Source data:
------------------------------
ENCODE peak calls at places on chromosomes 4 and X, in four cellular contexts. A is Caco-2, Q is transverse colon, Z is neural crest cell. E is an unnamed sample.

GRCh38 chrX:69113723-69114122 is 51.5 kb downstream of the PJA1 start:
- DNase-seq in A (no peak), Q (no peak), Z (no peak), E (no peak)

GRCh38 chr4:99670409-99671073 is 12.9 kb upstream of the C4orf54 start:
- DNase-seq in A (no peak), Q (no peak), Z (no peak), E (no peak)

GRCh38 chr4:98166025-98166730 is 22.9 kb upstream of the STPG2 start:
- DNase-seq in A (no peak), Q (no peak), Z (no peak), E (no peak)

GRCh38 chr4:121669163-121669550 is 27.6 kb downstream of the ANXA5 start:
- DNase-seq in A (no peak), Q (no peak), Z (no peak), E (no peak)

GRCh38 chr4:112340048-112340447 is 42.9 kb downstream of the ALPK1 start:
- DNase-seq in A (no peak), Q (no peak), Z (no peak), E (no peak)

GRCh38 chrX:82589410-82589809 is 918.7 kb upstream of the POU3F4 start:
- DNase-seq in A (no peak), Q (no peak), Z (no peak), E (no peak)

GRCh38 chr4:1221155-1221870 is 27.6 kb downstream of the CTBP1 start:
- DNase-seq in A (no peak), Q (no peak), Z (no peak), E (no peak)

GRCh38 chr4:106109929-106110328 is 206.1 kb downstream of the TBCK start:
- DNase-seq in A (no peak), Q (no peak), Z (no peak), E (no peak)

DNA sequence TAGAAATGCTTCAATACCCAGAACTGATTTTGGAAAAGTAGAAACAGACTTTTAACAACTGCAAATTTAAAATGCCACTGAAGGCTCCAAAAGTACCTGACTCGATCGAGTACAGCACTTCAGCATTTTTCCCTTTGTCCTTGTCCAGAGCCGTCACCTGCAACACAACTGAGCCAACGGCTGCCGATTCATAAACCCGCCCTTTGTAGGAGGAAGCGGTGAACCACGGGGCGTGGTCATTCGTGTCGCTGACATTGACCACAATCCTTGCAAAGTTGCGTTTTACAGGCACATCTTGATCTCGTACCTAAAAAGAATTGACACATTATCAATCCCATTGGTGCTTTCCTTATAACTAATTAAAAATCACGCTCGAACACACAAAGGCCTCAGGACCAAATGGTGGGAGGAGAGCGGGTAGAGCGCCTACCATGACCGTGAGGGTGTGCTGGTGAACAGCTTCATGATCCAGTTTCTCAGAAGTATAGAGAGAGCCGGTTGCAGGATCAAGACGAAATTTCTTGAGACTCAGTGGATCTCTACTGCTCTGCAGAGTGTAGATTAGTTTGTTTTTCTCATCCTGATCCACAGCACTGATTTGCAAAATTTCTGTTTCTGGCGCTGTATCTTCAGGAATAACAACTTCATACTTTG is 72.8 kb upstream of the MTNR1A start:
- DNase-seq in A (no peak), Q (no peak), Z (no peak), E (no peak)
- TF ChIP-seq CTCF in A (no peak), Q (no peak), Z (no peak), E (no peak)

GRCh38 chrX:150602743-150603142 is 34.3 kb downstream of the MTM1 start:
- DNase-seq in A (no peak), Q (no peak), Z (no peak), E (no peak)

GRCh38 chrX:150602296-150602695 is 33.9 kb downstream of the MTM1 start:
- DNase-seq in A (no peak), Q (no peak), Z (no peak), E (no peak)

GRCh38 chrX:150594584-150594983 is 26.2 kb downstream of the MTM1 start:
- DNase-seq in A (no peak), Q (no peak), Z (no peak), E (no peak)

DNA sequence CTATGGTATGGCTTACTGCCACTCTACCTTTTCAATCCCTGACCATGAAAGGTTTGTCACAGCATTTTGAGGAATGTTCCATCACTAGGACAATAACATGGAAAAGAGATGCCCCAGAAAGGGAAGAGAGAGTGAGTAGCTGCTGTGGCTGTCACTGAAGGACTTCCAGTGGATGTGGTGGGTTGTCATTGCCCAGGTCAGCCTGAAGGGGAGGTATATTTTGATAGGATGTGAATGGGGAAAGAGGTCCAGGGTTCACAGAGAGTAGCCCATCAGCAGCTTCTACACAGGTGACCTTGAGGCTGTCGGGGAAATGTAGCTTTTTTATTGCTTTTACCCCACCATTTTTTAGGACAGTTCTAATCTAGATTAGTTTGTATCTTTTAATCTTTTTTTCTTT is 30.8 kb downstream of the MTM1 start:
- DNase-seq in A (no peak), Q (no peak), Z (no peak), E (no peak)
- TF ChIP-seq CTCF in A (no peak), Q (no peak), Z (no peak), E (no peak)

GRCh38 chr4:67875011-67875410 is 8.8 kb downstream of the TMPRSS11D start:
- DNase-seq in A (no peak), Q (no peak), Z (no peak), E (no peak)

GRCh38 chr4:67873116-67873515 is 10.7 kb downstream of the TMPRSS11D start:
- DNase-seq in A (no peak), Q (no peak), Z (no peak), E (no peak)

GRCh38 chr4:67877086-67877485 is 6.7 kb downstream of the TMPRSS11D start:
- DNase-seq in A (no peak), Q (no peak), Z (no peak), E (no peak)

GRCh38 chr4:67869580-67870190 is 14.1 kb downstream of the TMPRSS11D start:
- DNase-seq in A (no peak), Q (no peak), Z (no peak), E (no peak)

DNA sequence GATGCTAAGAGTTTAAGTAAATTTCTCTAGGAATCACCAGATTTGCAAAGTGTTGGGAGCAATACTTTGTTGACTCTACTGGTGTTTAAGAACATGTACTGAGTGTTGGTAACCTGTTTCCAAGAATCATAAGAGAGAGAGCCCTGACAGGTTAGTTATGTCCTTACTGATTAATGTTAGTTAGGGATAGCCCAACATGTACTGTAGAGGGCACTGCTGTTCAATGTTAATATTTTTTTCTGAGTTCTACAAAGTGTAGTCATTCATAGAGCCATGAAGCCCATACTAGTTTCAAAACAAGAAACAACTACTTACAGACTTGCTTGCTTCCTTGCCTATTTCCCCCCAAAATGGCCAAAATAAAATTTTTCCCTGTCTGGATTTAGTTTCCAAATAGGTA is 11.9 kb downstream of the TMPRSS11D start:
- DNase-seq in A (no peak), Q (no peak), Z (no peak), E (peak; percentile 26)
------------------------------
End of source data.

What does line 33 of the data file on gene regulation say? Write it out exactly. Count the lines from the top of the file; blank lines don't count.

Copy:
- DNase-seq in A (no peak), Q (no peak), Z (no peak), E (no peak)